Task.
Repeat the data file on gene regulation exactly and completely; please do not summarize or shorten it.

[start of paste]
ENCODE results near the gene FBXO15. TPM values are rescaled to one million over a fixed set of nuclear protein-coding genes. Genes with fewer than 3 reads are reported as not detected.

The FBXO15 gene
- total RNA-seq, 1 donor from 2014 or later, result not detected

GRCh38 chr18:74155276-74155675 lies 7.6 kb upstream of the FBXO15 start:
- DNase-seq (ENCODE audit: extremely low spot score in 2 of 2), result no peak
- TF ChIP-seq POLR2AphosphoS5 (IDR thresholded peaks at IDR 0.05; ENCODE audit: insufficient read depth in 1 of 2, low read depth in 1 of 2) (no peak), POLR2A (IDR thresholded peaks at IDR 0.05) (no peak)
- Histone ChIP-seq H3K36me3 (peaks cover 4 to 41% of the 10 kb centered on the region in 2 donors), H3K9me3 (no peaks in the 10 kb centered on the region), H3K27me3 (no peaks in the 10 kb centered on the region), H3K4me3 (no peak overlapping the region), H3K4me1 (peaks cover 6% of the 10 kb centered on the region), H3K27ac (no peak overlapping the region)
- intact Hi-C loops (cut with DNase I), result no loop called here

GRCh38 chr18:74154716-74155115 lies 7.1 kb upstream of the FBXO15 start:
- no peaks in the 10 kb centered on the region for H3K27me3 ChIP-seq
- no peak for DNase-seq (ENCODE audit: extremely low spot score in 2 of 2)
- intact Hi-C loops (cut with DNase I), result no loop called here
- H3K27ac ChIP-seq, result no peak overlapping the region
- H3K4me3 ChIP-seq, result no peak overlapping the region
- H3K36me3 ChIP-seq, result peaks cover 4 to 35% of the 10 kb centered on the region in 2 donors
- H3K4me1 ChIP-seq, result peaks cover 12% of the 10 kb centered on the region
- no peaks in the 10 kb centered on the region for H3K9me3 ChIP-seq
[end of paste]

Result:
ENCODE results near the gene FBXO15. TPM values are rescaled to one million over a fixed set of nuclear protein-coding genes. Genes with fewer than 3 reads are reported as not detected.

The FBXO15 gene
- total RNA-seq, 1 donor from 2014 or later, result not detected

GRCh38 chr18:74155276-74155675 lies 7.6 kb upstream of the FBXO15 start:
- DNase-seq (ENCODE audit: extremely low spot score in 2 of 2), result no peak
- TF ChIP-seq POLR2AphosphoS5 (IDR thresholded peaks at IDR 0.05; ENCODE audit: insufficient read depth in 1 of 2, low read depth in 1 of 2) (no peak), POLR2A (IDR thresholded peaks at IDR 0.05) (no peak)
- Histone ChIP-seq H3K36me3 (peaks cover 4 to 41% of the 10 kb centered on the region in 2 donors), H3K9me3 (no peaks in the 10 kb centered on the region), H3K27me3 (no peaks in the 10 kb centered on the region), H3K4me3 (no peak overlapping the region), H3K4me1 (peaks cover 6% of the 10 kb centered on the region), H3K27ac (no peak overlapping the region)
- intact Hi-C loops (cut with DNase I), result no loop called here

GRCh38 chr18:74154716-74155115 lies 7.1 kb upstream of the FBXO15 start:
- no peaks in the 10 kb centered on the region for H3K27me3 ChIP-seq
- no peak for DNase-seq (ENCODE audit: extremely low spot score in 2 of 2)
- intact Hi-C loops (cut with DNase I), result no loop called here
- H3K27ac ChIP-seq, result no peak overlapping the region
- H3K4me3 ChIP-seq, result no peak overlapping the region
- H3K36me3 ChIP-seq, result peaks cover 4 to 35% of the 10 kb centered on the region in 2 donors
- H3K4me1 ChIP-seq, result peaks cover 12% of the 10 kb centered on the region
- no peaks in the 10 kb centered on the region for H3K9me3 ChIP-seq